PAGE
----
Tidal freshwater swamps are unique wetland systems occupying low relief coastal areas subjected to both upland runoff and tidal flooding. These systems are especially vulnerable to pressure from human development and to climate change impacts of sea-level rise and increased drought/flood frequency. While these systems have received rather nominal scientific attention, the ecological dynamics, state-wide distribution, and conservation status of these communities is poorly understood.
This book brings together a group of investigators whose principal research focus has targeted hydrological processes, community organization, and stress physiology of freshwater, tidally influenced land-margin forests of the southeastern United States. The book describes the land use history that led to the restricted distribution of these swamps, followed by descriptions of the hydrology, soils, biogeochemistry, and physiological ecology of these systems with special attention on similarities shared among tidal freshwater swamps.
Overviews of tidal swamps along the Pocomoke River (Maryland), Chesapeake Bay (Virginia, North Carolina), Waccamaw River (South Carolina), Savannah River (South Carolina, Georgia), Suwannee River (Florida), and Waccasassa Bay (Florida) are presented for more specific detail. In addition, micro-tidal swamps along the rapidly subsiding Louisiana coast in the Manchac Swamp and wetlands in the Barataria and Terrebonne regions of Louisiana are described as examples of heavily degraded wetlands.
From the reviews: "Tidal freshwater wetlands, upstream from saline coastal estuaries, present remarkable habitats now threatened by a variety of factors including climate change and sea level rise. The editors, along with 50 contributors ! here present recent, much-needed studies of these endangered areas. ! The volume offers good reviews of the current use and conservation of these forested wetlands, with ample suggestions about future research needs. ! This handbook is well referenced and illustrated throughout. Summing Up: Recommended. Upper-level undergraduate through professionals/practitioners." (C. Leck, CHOICE, Vol. 45 (5), January, 2008) "The editors of this book have successfully brought together ecologists actively engaged in research on these systems ! and widely dispersed grey literature to provide a comprehensive review of research findings. ! For those interested in coastal wetlands, or systems that are driven by strong hydrological fluctuations, this book will be a valuable resource." (Siobhan Fennessy, Ecology, Vol. 89 (10), 2008)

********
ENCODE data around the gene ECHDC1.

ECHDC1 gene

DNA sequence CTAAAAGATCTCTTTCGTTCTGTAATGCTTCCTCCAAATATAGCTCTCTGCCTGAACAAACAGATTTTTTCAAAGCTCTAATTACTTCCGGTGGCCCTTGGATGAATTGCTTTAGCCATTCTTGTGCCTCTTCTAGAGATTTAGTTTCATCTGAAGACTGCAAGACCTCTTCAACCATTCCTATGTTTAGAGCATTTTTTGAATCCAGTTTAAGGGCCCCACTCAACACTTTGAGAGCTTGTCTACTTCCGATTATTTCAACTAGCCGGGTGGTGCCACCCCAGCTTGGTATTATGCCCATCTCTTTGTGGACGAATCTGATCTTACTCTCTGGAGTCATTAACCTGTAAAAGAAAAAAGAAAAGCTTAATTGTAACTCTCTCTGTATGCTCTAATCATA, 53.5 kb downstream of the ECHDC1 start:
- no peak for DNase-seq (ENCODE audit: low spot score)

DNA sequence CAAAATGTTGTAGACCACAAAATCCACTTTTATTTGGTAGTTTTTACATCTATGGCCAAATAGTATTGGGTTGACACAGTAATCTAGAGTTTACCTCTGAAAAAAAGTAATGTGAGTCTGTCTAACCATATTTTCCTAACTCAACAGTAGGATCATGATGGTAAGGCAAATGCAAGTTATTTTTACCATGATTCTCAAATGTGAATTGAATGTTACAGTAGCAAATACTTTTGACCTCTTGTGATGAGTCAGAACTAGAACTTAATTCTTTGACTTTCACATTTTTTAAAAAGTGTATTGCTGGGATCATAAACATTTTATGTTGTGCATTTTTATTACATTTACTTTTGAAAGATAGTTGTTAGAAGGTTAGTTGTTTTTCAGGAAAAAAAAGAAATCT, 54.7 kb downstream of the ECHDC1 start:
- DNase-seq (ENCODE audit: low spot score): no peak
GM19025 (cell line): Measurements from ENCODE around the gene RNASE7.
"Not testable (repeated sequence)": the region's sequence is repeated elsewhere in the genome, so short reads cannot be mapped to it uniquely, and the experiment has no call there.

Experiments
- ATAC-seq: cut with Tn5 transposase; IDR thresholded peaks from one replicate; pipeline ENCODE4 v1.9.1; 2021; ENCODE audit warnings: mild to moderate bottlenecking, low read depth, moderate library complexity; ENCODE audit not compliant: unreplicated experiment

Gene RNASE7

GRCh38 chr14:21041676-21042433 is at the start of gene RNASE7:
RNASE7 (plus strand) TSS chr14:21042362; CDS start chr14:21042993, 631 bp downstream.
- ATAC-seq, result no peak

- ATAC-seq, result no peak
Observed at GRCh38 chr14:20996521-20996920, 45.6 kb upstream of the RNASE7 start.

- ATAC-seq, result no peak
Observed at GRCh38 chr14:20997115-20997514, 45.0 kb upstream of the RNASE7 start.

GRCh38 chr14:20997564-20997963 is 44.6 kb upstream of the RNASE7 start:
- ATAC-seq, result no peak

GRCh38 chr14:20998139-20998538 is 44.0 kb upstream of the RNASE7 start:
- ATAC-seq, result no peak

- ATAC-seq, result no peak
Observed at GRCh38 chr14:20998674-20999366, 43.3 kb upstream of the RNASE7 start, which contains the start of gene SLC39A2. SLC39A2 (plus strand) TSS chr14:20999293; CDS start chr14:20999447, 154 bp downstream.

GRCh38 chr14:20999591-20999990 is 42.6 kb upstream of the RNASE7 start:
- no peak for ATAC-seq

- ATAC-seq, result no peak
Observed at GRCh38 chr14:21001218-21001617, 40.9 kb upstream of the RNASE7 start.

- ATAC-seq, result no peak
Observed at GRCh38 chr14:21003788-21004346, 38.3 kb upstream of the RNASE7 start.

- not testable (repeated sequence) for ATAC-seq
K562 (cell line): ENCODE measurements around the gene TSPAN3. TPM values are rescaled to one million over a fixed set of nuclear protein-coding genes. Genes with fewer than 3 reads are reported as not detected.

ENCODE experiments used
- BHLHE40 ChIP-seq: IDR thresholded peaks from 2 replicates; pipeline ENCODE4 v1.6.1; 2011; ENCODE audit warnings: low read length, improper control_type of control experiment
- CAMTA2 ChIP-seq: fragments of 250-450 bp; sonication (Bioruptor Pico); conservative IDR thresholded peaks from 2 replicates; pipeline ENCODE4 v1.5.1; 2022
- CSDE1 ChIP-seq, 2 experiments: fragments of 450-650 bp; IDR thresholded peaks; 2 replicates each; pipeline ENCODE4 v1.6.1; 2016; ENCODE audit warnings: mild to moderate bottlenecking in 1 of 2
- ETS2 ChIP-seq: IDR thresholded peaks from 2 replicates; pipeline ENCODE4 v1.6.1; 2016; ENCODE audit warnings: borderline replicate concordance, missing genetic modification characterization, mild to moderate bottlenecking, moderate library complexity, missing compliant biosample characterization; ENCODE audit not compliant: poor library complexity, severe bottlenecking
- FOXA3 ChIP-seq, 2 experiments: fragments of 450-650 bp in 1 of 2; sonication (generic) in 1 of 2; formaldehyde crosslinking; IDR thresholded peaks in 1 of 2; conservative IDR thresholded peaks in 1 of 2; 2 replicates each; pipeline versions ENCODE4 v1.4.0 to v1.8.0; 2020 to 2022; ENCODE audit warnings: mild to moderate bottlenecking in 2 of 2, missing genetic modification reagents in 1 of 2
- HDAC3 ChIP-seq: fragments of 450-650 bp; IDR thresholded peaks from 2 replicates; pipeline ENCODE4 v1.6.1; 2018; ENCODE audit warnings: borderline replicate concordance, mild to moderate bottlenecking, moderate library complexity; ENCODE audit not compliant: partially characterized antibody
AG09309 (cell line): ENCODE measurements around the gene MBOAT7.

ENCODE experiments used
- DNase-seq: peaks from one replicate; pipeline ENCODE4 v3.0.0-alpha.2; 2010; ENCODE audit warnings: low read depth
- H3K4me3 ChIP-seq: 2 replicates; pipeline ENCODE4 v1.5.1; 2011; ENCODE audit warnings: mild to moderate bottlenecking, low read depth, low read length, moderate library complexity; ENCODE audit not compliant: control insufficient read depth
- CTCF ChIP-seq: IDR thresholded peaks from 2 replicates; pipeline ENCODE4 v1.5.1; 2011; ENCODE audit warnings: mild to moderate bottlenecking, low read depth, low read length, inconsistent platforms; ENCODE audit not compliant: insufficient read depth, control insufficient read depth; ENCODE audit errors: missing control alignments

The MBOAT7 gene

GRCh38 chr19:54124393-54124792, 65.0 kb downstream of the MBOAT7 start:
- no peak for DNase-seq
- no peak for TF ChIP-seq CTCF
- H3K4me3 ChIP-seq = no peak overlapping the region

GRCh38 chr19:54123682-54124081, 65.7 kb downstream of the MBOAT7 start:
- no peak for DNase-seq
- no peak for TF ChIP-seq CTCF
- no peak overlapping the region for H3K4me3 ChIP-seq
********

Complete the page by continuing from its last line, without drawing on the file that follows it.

1. Coastal forests of the southeastern United States.- 2. Hydrologic characteristics of tidal freshwater swamps.- 3. Soils and biogeochemistry of coastal forested wetlands in the southeastern United States.- 4. Ecophysiological responses and adaptations of tidally influenced forest species to flooding and salinity.- 5. Sediment, nutrient, and vegetation trends along the tidal, forested Pocomoke river, Maryland.- 6. Landscape variation in vegetation and seed banks of tidal swamps across a "freshwater" estuarine gradient.- 7. Tidal freshwater swamps of the lower Chesapeake drainage.- 8. Biological, chemical, and physical characteristics of tidal swamp forests in the lower Cape Fear river estuary, North Carolina.- 9. Ecology of tidally influenced floodplain forests in coastal Louisiana and South Carolina.- 10. Ecology of the ecotone between hydric hammock and marsh on the Gulf Coast of Florida.- 11. Ecological characteristics of tidal freshwater forests along the lower Suwannee river, Florida.- 12. Freshwater tidal forest community structure and organization along the lower Savannah river floodplain.- 13. Ecology of salt-influenced wetlands in Manchac swamp, Louisiana.- 14. Salt tolerance of tidal freshwater swamp species.- 15. Assessing the impact of climate change and salinity on long-term growth of baldcypress along tidal reaches.- 16. Louisiana?s science working group on coastal wetland forest conservation and use.- 17. Tidal freshwater swamps.-
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